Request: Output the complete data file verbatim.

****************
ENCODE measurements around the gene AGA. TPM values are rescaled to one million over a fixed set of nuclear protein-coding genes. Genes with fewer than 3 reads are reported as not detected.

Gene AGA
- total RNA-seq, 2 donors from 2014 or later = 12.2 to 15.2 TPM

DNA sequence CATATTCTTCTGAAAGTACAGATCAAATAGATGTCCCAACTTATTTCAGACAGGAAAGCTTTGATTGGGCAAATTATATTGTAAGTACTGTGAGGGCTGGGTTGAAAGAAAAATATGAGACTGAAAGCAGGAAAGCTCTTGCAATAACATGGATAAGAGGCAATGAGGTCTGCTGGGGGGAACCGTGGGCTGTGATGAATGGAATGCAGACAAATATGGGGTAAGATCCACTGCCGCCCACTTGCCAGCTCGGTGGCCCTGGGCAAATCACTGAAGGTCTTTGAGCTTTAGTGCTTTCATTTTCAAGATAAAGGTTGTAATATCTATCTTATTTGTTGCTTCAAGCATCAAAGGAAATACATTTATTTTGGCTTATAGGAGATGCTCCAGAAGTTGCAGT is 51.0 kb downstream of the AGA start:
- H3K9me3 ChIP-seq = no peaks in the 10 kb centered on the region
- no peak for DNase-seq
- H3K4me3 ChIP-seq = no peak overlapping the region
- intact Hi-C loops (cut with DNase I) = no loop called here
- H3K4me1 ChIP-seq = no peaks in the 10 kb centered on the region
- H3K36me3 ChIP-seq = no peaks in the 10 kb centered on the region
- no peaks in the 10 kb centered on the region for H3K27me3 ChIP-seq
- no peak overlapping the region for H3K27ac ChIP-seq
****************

ENCODE measurements around the gene AGA. TPM values are rescaled to one million over a fixed set of nuclear protein-coding genes. Genes with fewer than 3 reads are reported as not detected.

Gene AGA
- total RNA-seq, 2 donors from 2014 or later = 12.2 to 15.2 TPM

DNA sequence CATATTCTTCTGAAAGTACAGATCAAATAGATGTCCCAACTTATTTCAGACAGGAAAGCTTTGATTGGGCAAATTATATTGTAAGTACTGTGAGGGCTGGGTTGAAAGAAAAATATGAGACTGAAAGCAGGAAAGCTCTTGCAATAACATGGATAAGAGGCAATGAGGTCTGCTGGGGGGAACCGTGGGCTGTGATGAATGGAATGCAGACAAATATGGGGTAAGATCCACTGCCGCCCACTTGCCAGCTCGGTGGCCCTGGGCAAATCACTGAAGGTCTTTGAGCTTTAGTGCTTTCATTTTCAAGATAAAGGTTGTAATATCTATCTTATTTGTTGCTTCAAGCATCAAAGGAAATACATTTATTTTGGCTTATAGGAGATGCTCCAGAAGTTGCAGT is 51.0 kb downstream of the AGA start:
- H3K9me3 ChIP-seq = no peaks in the 10 kb centered on the region
- no peak for DNase-seq
- H3K4me3 ChIP-seq = no peak overlapping the region
- intact Hi-C loops (cut with DNase I) = no loop called here
- H3K4me1 ChIP-seq = no peaks in the 10 kb centered on the region
- H3K36me3 ChIP-seq = no peaks in the 10 kb centered on the region
- no peaks in the 10 kb centered on the region for H3K27me3 ChIP-seq
- no peak overlapping the region for H3K27ac ChIP-seq